The damage from humanity’s exploitation of the earth’s natural resources plays out daily around the globe. However, significant parts of the population experience milder effects of climate change, massive waste, biodiversity loss, etc. How attentive are those who do not experience intense, direct effects of these massive global problems? Do people of faith feel empathetic for populations experiencing significant impacts/suffering enough to act?
The pandemic has tested the capacity of populations of people to function for others, including children and the elderly. The truthful outcome of this test is both heartwarming and distressing. To overcome the coronavirus pandemic, simple solutions are in place – a safe and effective vaccination and proven public health measures. Many have responded. Yet, millions of people refuse to act on behalf of the greater good and ignore the commandment to love thy neighbor.
At the G7 Summit in June, Sir David Attenborough, whose documentaries include Planet Earth and A Life on Our Planet, said the decisions currently facing the world’s wealthiest countries are “the most important in human history.” This past April, 126 Nobel Prize laureates met to assess the global challenge of climate change that is described as “daunting as straightforward.” They stated that in the upcoming November summit in Glasgow, “ambitions that governments bring to the United Nations Climate Change Conference (COP26) must be commensurate with the scale and urgency of the challenge.”
Some of the leading suggestions by this esteemed group include: 1) more significant investments in science, 2) explorations of new business models to elevate the sharing of scientific knowledge, 3) education with a “strong emphasis on the nature of evidence and the scientific method, to help build immunity against lies and misinformation spread by special interest groups and partisan media,” 4) a strategy to phase out coal and 5) a focus on the rights of coming generations to a livable biosphere.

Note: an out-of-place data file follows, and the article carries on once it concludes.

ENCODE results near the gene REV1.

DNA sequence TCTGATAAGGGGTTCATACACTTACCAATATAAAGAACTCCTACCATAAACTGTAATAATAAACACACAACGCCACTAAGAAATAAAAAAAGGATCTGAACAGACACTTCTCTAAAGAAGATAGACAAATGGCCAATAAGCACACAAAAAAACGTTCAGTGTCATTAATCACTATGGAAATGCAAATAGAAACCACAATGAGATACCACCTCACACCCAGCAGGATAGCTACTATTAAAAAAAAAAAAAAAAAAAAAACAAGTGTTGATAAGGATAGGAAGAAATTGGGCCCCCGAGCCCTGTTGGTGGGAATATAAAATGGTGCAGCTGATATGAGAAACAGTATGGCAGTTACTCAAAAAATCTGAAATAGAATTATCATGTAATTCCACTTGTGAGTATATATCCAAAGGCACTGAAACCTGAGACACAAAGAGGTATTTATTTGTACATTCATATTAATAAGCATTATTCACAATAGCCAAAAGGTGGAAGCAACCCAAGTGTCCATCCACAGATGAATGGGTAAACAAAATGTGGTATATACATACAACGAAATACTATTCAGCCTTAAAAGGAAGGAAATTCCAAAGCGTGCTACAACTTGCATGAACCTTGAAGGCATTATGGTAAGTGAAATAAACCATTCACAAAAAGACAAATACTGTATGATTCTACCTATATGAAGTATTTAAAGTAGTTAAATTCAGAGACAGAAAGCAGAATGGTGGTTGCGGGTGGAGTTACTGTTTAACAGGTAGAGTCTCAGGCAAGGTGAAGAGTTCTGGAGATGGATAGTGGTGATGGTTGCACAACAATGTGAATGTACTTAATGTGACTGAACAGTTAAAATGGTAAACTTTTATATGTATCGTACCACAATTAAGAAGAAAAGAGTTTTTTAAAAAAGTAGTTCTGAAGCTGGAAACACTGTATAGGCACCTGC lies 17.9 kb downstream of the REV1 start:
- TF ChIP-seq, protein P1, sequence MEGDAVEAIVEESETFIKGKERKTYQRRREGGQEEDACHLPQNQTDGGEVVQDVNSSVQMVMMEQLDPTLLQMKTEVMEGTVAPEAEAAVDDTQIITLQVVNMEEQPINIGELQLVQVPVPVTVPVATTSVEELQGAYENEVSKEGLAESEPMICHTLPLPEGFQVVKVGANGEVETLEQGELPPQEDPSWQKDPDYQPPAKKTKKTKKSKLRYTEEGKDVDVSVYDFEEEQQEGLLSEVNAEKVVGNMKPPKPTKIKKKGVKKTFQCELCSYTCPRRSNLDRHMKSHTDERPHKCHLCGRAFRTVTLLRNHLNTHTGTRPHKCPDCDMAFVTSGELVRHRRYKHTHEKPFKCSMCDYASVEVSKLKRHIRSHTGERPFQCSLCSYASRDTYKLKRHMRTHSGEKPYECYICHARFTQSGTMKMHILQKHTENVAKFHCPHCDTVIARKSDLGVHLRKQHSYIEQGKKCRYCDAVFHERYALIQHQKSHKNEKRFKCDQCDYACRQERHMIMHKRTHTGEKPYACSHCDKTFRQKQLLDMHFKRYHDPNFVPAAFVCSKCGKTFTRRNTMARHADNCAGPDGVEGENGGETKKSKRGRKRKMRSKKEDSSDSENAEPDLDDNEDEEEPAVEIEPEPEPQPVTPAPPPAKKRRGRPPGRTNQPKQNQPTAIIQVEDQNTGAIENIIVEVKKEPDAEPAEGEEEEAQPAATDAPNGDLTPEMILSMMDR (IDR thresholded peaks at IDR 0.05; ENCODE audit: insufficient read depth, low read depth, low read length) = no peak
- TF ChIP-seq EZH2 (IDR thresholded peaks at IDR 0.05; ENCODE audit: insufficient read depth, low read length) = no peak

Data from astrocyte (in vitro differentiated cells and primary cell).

Live on behalf of the more effective suitable means embracing incredible accomplishments that protect the living, such as the coronavirus vaccination and climate solutions, with an all-in approach of love, compassion, and respect. To address the urgent need for climate action, call your elected officials and ask them to act now to slow down global warming. Pope Francis’s recent message to all was to be vaccinated “as an act of love.” “Vaccination is a simple but profound way of promoting the common good and caring for each other, especially the most vulnerable.”
Julie Peller Ph.D. is an environmental chemist (Professor of Chemistry at Valparaiso University ) and she leads the Environmental Ministry at Nativity of Our Savior in Portage IN. Julie has been writing a weekly column for church bulletins for the past ~6 years called the Green Junction and is helping to move the call of Laudato Si to action forward. Her Research Interests are in Advanced oxidation for aqueous solutions, water quality analyses, emerging contaminants, air quality analyses, Lake Michigan shoreline challenges (Cladophora, water, and sediment contaminants), student and citizen participation in environmental work